How to help my Child Learn Maths

Improving Children’s Maths Skills

Math is a progressive subject that is taught in a structured format. Therefore, when a child fails to understand the basic Math facts, advancing to higher levels of Math is impossible. It is vital that children understand the core topics, language and rules of Maths.

Children’s ability to absorb information is affected by their self-confidence. If they have struggled with Math, they may have developed a fear or dislike of the subject. You can try to overcome this negativity towards learning Math by playing fun Math games.

Fun Math Activities

Games such as snakes and ladders (for counting), Monopoly (for money problem solving), draughts, card games, dominos, etc., are fun ways to practice Math.

Cooking is a great way to teach your child about measures, using scales and ratio.

Children often dislike fractions; the basics are vital in their understanding. Start off with the basics such as one half, one quarter. Ensure that your child fully understands the basic fractions before you introduce others such as tenths, eighths, etc. You could use food or objects, use different ways to show your child examples of one half, such as a pizza (circle), a chocolate bar (rectangle), 10 crayons, £10 etc. You will also need to introduce fractions as numbers or amounts.

Mental math activities are great to improve your child’s ability to solve problems quickly in their head. Use traveling time and encourage your child to add up the numbers on car registration plates.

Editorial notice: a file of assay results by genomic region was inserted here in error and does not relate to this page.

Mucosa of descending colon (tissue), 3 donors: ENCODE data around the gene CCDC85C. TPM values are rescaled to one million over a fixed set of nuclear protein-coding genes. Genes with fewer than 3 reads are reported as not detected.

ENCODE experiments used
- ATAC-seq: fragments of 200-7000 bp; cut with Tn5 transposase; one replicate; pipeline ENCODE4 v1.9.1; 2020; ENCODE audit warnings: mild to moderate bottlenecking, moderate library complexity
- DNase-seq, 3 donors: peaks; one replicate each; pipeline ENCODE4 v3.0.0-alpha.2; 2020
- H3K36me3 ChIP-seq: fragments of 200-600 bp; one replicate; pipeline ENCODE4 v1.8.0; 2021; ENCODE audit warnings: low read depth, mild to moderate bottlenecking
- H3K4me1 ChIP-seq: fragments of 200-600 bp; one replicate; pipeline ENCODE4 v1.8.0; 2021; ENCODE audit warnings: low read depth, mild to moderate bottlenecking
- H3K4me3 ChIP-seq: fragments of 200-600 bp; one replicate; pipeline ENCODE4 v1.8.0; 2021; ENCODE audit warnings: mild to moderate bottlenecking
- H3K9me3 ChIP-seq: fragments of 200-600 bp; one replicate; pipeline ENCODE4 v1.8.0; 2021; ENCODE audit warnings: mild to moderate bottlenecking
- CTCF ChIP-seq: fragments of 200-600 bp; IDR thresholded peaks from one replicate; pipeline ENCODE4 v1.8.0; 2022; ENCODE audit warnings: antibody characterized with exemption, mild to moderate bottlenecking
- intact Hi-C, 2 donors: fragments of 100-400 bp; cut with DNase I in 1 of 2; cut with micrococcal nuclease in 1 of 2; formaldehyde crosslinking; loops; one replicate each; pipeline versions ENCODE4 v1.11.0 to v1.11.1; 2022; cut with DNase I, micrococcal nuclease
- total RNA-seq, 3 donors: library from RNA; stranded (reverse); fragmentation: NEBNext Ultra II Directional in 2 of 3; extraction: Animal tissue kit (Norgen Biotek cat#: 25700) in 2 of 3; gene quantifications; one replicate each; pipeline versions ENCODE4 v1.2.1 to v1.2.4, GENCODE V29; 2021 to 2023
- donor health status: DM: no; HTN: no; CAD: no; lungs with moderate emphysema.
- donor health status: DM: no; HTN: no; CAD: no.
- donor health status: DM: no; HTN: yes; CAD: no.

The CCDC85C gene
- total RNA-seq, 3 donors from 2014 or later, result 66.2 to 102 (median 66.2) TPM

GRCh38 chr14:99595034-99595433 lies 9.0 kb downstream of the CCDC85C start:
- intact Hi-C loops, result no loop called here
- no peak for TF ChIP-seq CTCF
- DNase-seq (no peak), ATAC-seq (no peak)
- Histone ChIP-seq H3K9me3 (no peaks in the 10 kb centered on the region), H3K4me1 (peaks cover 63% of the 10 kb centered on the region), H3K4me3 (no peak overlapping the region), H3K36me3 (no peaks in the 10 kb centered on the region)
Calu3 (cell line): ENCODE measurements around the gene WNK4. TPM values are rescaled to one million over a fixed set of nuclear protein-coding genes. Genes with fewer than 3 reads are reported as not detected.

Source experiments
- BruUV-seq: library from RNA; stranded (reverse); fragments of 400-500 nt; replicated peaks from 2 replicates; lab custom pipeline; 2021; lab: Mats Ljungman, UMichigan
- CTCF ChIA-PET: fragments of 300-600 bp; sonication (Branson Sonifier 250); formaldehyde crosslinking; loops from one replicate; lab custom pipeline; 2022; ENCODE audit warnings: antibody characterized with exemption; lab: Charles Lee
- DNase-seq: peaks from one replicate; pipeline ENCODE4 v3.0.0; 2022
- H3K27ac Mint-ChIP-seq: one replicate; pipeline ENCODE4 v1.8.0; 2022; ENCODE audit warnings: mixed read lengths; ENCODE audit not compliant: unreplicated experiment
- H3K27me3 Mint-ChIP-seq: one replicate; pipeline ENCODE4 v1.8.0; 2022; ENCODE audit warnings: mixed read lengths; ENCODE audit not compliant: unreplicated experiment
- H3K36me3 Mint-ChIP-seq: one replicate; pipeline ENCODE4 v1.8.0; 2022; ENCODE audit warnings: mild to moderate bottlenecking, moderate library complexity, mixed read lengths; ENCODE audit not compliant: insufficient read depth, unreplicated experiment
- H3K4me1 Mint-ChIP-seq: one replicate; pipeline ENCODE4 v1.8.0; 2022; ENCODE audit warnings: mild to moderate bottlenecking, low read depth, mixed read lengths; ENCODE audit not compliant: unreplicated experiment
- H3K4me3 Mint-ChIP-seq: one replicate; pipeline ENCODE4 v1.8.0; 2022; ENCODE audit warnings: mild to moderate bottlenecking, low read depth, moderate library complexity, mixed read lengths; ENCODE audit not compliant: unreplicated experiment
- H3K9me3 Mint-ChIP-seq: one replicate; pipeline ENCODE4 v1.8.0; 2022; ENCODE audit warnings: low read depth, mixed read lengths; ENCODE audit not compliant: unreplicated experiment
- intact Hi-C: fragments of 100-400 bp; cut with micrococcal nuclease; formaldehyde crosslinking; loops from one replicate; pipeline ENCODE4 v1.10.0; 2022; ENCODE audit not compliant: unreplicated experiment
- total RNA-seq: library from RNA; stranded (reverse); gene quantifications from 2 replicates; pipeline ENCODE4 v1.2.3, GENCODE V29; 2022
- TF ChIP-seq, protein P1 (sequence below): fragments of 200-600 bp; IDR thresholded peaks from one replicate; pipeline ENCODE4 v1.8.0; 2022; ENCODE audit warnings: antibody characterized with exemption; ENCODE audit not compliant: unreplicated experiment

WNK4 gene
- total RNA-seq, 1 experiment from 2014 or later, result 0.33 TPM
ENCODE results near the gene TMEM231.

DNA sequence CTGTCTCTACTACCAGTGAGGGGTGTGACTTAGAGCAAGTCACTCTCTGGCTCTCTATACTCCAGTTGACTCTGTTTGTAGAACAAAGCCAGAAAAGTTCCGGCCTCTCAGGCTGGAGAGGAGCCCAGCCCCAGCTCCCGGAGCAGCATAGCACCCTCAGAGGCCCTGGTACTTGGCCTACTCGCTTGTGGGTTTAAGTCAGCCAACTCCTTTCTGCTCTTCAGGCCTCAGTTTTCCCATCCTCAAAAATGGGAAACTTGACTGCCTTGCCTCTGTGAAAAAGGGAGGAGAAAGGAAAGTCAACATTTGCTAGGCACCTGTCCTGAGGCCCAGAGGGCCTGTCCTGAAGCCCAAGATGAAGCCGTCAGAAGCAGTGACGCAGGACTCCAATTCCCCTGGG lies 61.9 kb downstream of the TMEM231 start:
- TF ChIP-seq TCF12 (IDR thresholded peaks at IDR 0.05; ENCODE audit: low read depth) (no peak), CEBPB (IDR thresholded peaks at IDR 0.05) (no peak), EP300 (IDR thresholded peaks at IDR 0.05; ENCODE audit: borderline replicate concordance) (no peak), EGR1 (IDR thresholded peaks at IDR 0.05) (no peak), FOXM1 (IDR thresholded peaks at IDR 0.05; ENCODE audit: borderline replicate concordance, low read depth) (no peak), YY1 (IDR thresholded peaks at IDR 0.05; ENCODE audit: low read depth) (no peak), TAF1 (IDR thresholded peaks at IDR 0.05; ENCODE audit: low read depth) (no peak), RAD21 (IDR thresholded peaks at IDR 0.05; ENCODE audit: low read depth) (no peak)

Set up a pretend shop. This is a really good way to work with money. Encourage your child to play both the shopper and shopkeeper. Use real money or real-life toy money to help your child learn money facts.

Fun Math Lessons

Key stage 2 Math is in-depth and your child will need to understand many Math topics, terminology and methods. If your child is to progress to more advanced levels of Math, then you will need to set a routine of lessons. Try to invest in some educational aids such as children’s educational software. Software is a great way to engage your child in learning Math. Choose software that has colourful graphics and in-depth Math lessons that are based upon the National Curriculum. Software that contains structured lessons is more suitable for teaching Math. Look for one that has lots of references and examples for your child to learn from. Too much animation and sounds will distract your child and interrupt their thought process, so avoid software that has a game-like format.

You can find educational software that stores your child’s results, giving you the ability to check your child’s progress and identify any areas of Math your child is finding difficult. The ability to print certificates is a good feature – children love them. This needn’t be expensive, £7.50 to £10 should suffice.